I am climbing back up on my soapbox, today. Why am I all riled up this time? It is my frustration at the issue of wintertime egg scarcity. Every year, without fail, we have customers who become downright irate, we even lose business, because we do not have an abundance of eggs. So, let us consider how chickens work.
Keep in mind, first of all, that a chicken lays an unnaturally large number of eggs. The purpose of laying eggs, for a bird, is to reproduce. So, most birds will lay a clutch or two a year, hatch them, and go on with their lives. Chickens have been selectively bred over centuries to lay eggs just for us to eat. Even in the last century, the average number of eggs per year, per chicken, has gone from 83 eggs to 300 or more, thanks to our clever genetic manipulation.
The strain this puts on a body is significant. As I have harped on before, an egg contains everything necessary to make a baby chicken, and provide it with enough food and water for three days after it hatches. So a chicken is, essentially, always pregnant.
What stimulates a chicken to lay is light. To keep a chicken constantly laying eggs, she must have sixteen hours of light every day. Now, when the days are so short, it is a signal to her body to cease production. This is naturally when they begin to molt.
Both eggs and feathers are protein. Laying eggs consumes all of a hen's resources, and there are none left over for making feathers. Feathers that are old and worn out, damaged or lost, cannot regrow until laying has ceased. So, the timing is just right, as the days grow shorter and the weather gets colder, to grow a fluffy new set of pajamas to keep warm for the winter. Shown here in progress by the fabulous Clovinda.
Winter, to my mind, is a time for things to rest, and I believe the chickens earn their right as much as anything else.
But! Aren't the holidays a big time for baking? Don't you need eggs for all the bread and cookies and pie? What are we to do?
In the old days, folks used several methods to preserve their surplus eggs for the winter, including coating them with a layer of fat. Mother Earth News did an interesting experiment using some of them-read about it here.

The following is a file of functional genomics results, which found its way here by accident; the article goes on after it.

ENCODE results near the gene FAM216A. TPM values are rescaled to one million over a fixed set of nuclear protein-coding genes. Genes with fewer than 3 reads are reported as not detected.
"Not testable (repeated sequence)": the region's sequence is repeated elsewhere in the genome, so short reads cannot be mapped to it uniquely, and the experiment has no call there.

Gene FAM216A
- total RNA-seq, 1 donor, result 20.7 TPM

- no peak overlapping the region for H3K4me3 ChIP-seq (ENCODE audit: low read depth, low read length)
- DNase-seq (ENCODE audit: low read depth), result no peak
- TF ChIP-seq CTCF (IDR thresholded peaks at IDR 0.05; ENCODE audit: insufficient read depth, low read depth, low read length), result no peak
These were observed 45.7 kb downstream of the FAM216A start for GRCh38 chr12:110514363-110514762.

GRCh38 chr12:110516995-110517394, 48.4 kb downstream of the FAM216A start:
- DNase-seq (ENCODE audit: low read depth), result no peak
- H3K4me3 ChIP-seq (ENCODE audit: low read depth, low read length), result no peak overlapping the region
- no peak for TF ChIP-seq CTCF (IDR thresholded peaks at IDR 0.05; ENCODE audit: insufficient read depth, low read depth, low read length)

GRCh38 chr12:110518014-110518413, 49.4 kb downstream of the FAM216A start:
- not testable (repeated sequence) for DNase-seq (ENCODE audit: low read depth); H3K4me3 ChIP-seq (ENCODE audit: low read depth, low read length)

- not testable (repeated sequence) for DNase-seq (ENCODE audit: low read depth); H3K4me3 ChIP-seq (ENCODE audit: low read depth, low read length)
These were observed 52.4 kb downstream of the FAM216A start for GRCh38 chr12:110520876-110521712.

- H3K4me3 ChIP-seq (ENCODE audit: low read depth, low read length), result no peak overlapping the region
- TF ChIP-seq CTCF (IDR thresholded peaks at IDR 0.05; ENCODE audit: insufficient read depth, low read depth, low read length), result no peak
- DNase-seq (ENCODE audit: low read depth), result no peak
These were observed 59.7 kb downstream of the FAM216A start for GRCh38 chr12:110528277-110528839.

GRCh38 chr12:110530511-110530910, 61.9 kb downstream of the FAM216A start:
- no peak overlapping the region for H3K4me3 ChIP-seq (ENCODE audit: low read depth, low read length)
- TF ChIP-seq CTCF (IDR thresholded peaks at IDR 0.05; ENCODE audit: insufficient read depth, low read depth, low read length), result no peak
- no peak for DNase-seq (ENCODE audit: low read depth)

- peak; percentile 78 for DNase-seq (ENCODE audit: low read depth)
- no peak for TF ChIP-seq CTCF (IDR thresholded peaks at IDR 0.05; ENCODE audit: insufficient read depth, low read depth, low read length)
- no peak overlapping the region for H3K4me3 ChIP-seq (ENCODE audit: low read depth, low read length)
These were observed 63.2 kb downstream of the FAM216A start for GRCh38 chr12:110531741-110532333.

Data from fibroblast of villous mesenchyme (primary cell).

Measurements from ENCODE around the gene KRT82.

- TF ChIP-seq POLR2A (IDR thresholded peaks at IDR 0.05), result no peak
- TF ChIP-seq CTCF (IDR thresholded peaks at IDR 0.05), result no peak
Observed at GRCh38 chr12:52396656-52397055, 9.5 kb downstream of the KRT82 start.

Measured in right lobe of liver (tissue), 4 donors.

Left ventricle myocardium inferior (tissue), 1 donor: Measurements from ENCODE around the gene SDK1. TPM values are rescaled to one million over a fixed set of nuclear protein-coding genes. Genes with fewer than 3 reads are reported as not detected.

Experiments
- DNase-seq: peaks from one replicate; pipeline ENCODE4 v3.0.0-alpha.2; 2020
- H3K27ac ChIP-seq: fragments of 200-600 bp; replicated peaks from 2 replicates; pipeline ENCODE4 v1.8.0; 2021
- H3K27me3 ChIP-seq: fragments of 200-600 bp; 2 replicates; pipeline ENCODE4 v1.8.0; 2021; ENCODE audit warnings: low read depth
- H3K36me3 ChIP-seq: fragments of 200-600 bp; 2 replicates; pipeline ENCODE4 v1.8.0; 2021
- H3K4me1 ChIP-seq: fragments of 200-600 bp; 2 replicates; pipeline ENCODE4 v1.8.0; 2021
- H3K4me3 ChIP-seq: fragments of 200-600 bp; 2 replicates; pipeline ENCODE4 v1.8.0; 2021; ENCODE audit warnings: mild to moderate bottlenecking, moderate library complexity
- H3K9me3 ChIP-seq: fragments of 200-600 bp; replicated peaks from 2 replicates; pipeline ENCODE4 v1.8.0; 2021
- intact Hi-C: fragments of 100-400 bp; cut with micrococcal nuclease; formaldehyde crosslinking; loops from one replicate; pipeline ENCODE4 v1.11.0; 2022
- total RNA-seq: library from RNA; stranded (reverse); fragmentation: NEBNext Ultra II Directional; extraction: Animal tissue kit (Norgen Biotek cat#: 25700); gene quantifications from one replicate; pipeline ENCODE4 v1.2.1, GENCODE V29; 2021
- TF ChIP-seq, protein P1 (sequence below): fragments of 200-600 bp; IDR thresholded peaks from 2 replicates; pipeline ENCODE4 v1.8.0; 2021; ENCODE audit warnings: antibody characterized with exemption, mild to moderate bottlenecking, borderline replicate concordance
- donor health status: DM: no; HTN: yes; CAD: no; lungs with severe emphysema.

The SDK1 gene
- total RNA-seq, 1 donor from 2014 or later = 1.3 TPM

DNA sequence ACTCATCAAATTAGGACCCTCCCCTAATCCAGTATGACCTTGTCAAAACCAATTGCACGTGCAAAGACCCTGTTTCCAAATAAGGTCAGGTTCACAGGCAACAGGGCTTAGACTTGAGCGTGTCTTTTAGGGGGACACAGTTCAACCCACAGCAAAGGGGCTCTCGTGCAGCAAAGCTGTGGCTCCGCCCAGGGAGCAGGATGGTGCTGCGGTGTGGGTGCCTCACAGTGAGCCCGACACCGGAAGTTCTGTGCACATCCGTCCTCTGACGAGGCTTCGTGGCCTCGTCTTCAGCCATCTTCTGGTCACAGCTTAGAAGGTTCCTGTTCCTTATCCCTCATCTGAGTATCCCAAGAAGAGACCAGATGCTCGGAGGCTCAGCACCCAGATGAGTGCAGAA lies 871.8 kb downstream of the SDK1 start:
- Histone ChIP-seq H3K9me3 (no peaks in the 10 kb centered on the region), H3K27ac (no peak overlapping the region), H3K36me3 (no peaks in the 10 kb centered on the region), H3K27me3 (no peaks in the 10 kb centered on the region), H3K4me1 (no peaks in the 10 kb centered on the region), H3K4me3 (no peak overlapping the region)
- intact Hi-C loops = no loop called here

I notice that their best method is also my favorite-don't wash em, don't refrigerate em! Shocking, I know. I only keep the very clean ones, and they sit there on my kitchen counter, happily not spoiling forever until I am ready to use them. Eggs are coated with a cuticle, or "bloom" when laid, which prevents bacteria from penetrating the shell. This is very helpful if you are a growing chick inside!
Note: the eggs we sell are promptly washed and refrigerated, 'cause thems the rules.
Secondly, if you raise chickens, and allow them to follow their own individual rhythms, you will find that some will molt in the late summer or the spring, which means they won't all quit laying at exactly the same time. So, a few troopers will keep on laying through the winter months. If you have a hen that lays well late in the year, take note, and breed her, for her daughters are likely to share the same trait.
I don't believe little Red, here, has molted yet in her two years, and still lays an egg almost every day. I expect when she does, she will grow her little scalp feathers back out-meantime she looks kind of pirate-y.
What if you don't have chickens? Heck, I am not saying do without, but be aware that the eggs you will find in your grocery store may have been produced in less than desirable ways. In a commercial system, egg production is kept optimal by the use of 16-18 hours a day of artificial lighting. If the hens are not intended to be slaughtered at eighteen months, after their first year of lay, molting is forced by two weeks of starvation. This means more efficiency, as all are on the same schedule.
Eggs will also keep at 33 degrees for several months, so it is possible, if you can find organic, high welfare products, that there is nothing wrong with these store eggs except that they are old. My feeling is that nutritional value is lost in this method, but that is just me, and not based on any scientific evidence, at least none I have found so far.
It is not always convenient or easy to be a good locavore. I think that it is important, whether you are vegan, vegetarian, or an omnivore with a dilemma, that you respect your food. Whatever you eat, it was once a living thing. To know what it was, what it looked like, where it came from, and how it was treated-that is how you honor the thing that is giving you life.
We had the pleasure of touring our state university's poultry research facility not long ago. The scientists who led the tour were wonderful, welcoming, open minded, and sympathetic to us small farmers and homesteaders. They do most of their research for big industry-but then, that's who pays for them to do it. What are ya gonna do? It is not to say that their work isn't important (but it can be pretty scary). We are ever seeking more efficient ways to exploit our food animals.
One of the tour leaders said to us-what y'all do, you will never "feed the masses."
That may be very true, but the way the masses are being fed is not sustainable-that is also true. Right now, it is a matter of consumer education and choice. If peak oil is here, there will come a time when it is no longer a choice. We ought to change our ways now.
Whew! That is my two cents and then some, so I will step down from here now. Love your food, love your farmers. Thank a chicken.